The failure rate of IT projects remains appalling. How can you ensure that your organisation delivers successful applications?
Despite more than 50 years of history and countless methodologies, advice and books, IT projects keep failing.
The most common response to a history of failed projects is to increase project oversight, with a particular emphasis on reporting.
However, more is often mistaken for better when it comes to governance. The key to changing project outcomes is to focus on effective governance, not increased reporting.
Speaking ahead of the upcoming Gartner Application Architecture, Development & Integration Summit in Sydney, Darryl Carlton, research director at Gartner, explained that despite the best advice available, information systems are not being built with the same degree of reliability, integrity and predictability as other engineering disciplines.
“When a project fails, the usual suspects are trotted out and paraded as the solution to this latest disaster - more governance, improved stakeholder engagement and better and more frequent reporting,” Carlton says.
“If only we do more of [pick whichever silver bullet you want], then the next project will be a success.”
These aspects of a project are present in both failed and successful projects. They are not exclusive predictors of a project likely to face problems, or an indicator of the exclusive reasons of a project’s success.
Complexity leads to failure
Gartner studied more than 50 projects that are on the public record as having experienced complete failure, have been seriously compromised or have overrun their IT budgets significantly.
The analysis showed that the organisation’s refusal to address complexity in the business process is the main reason.
Complex projects with unrealistic goals, unproven teams and almost no accountability at all levels of the management and governance structure, means no one is responsible for failure.
According to Carlton, Gartner stresses that governance is “the assignment of decision rights”.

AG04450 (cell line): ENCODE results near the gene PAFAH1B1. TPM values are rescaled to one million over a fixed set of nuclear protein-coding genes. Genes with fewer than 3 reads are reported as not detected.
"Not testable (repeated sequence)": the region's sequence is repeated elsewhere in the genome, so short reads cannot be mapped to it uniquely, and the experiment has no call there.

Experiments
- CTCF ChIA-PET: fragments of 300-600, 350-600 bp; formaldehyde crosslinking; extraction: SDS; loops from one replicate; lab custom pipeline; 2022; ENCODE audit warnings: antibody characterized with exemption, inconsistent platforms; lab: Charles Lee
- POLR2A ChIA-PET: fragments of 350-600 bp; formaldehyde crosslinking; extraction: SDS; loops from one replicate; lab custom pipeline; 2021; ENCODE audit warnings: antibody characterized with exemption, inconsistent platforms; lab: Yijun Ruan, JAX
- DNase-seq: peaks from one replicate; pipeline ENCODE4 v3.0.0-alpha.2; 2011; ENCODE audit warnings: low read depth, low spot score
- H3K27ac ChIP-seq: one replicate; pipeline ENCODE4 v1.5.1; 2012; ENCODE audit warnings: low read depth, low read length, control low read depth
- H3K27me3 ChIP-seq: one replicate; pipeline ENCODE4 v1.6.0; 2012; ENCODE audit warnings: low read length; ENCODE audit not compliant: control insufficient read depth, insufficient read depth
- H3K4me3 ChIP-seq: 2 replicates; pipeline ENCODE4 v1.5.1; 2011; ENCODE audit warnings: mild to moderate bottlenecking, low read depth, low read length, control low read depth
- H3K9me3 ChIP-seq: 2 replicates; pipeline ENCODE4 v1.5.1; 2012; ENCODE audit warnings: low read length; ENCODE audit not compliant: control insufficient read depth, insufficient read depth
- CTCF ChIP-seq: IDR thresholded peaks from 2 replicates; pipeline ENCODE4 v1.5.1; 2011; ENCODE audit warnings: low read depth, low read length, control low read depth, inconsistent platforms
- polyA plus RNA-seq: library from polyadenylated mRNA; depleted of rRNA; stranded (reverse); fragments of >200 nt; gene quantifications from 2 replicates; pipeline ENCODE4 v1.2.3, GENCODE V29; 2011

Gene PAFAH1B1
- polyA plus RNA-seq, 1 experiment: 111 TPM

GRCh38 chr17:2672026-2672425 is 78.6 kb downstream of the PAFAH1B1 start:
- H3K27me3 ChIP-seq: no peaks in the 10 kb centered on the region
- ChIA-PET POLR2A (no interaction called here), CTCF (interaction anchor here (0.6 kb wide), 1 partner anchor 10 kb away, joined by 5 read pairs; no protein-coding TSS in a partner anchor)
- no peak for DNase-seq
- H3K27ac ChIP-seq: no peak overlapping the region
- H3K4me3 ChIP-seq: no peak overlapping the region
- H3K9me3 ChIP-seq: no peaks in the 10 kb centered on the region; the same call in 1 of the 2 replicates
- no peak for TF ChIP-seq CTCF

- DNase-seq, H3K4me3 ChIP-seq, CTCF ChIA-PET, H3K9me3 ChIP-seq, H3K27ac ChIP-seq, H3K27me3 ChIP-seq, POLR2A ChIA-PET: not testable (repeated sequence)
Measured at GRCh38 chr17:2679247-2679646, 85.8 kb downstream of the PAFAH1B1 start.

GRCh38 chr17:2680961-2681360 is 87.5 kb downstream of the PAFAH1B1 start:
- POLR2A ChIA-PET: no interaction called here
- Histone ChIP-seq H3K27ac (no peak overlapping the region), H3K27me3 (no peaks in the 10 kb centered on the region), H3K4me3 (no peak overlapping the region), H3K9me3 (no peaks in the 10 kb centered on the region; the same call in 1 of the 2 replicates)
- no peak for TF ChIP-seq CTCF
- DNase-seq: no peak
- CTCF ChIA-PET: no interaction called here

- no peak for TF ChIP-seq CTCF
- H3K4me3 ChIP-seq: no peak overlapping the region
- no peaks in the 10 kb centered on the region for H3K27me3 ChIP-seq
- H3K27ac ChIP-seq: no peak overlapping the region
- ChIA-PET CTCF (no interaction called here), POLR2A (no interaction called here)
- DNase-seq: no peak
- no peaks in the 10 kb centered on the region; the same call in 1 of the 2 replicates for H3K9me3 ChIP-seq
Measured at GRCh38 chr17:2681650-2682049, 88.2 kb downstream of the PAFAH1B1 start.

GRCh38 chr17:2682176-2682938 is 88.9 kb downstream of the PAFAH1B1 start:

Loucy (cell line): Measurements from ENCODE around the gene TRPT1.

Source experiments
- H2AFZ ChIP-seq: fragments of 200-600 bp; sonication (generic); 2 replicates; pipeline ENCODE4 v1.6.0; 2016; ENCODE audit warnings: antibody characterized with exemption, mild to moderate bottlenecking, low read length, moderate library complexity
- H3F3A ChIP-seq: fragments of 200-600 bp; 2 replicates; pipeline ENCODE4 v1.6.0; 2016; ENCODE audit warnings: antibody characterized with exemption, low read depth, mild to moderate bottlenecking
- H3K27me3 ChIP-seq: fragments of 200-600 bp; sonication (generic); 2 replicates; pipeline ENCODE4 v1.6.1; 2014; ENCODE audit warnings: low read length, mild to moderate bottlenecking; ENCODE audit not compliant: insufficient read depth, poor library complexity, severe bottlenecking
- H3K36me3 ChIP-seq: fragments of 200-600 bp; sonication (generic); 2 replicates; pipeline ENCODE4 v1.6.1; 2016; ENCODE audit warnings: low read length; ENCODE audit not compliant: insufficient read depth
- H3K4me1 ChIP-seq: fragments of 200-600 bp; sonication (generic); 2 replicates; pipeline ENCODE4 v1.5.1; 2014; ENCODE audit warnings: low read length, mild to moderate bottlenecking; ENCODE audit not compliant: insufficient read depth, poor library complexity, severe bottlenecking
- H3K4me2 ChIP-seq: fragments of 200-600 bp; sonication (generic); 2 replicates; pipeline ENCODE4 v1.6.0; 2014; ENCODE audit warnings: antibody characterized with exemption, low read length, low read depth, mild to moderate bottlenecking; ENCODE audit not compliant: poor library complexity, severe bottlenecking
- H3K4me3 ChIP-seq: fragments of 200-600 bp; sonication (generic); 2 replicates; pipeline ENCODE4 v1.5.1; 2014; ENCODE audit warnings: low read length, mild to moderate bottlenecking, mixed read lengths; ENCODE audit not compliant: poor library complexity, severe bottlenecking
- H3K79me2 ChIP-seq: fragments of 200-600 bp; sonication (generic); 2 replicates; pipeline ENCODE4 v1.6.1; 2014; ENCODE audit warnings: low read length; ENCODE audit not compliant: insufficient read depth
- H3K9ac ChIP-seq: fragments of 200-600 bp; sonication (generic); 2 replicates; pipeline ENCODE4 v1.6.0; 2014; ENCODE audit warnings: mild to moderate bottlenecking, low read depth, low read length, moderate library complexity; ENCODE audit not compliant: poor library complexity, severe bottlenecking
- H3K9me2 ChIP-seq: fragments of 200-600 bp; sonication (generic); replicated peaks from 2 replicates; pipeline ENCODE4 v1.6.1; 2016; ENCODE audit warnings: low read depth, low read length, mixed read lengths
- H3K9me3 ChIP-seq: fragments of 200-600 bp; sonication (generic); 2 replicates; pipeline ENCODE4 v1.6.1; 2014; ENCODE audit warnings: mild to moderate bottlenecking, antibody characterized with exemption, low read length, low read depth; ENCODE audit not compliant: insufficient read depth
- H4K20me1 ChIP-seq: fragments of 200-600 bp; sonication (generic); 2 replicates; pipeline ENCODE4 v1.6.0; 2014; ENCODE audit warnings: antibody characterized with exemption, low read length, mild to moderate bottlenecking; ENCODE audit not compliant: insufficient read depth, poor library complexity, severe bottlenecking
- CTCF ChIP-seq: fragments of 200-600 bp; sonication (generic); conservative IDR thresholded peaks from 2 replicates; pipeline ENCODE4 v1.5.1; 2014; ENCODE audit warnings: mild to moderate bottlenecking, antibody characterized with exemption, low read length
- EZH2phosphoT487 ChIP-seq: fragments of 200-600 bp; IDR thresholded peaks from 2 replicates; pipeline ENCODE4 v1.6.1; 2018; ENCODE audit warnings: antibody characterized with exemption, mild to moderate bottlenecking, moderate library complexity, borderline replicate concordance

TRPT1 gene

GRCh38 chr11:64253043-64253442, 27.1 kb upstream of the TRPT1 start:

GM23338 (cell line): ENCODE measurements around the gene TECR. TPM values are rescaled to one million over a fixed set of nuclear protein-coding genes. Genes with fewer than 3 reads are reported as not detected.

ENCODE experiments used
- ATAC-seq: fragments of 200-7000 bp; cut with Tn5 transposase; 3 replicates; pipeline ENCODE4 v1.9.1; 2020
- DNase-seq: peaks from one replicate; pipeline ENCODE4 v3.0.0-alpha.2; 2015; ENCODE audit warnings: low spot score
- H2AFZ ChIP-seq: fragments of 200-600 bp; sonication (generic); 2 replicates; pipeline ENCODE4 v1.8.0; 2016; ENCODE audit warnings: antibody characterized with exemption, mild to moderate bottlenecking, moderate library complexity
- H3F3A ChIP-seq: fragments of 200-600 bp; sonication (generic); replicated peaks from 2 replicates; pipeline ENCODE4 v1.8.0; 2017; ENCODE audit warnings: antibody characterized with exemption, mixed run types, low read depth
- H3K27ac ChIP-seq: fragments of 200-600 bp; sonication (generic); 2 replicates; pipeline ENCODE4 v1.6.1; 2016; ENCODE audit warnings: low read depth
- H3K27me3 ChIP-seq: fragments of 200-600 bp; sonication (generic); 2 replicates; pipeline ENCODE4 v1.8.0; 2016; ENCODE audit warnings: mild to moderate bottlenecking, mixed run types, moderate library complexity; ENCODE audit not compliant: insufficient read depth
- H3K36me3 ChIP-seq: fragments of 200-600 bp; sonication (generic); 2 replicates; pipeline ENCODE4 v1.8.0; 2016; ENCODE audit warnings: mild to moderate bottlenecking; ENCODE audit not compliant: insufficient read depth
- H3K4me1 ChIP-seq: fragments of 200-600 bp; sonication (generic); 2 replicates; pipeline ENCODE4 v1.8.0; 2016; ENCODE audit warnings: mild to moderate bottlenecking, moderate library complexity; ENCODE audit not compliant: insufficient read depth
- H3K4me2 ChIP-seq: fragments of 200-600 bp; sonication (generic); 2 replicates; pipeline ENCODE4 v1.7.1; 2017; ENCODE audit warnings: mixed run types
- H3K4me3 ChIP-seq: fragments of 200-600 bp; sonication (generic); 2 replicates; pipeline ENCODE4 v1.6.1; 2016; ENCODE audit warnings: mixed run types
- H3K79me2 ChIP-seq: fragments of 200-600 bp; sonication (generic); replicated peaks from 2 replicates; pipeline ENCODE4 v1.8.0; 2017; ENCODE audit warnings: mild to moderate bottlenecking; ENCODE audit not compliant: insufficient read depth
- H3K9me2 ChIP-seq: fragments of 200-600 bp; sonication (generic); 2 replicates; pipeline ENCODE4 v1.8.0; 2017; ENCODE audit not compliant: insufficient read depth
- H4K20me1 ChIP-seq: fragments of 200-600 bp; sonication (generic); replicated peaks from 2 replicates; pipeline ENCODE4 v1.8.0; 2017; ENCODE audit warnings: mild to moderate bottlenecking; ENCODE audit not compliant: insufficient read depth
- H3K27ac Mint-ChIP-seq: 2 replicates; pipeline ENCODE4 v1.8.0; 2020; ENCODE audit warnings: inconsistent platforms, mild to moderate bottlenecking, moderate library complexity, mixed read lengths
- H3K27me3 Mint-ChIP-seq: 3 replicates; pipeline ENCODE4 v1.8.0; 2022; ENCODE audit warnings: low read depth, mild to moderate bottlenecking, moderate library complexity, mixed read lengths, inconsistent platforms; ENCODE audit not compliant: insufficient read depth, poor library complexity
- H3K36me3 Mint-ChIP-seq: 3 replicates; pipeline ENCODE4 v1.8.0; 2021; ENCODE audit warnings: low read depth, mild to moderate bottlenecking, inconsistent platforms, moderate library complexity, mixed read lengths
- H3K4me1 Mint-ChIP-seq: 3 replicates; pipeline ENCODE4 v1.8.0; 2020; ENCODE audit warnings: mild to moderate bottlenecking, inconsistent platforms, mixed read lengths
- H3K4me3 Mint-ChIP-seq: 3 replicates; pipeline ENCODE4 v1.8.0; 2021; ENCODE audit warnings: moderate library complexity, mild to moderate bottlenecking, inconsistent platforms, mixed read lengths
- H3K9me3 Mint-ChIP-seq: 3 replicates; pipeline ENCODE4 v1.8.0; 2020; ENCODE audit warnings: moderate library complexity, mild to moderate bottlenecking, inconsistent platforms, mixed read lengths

This means that when a program manager or product owner is assigned to lead the project, that project head must also be given the appropriate authority to make decisions in that capacity.
Assignment of decision rights means the assignment of accountability and responsibility for making decisions and for managing the risks associated with those decisions.
“Governance does not mean only the creation of a project reporting structure,” Carlton adds.
“When a project starts to stumble, increasing the volume and scope of upward reporting will only place more burden on the project and will be unlikely to improve the likelihood of success.
“This is the way we have always done it” is not an adequate defence when senior management demands business improvement and best practice.
“There is almost always a disconnection between the ambitious objectives of the project and the demands of those at the management coal-face to ensure that “the system” is modified to reflect “how we work.”
For Carlton, the authority to make improvements and consequent changes must be reflected in the decision rights of the project.
Improve your chances of success
Successful projects are characterised by less bureaucracy in governance arrangements and greater focus on outcomes.
Where there are more people or committees demanding an ever-increasing volume of reports than there are managers delivering the project, there are bound to be problems.
The take-away message is that you should simplify everything about the project, and ensure that the program manager/owner has the responsibility, accountability and authority to get the job done.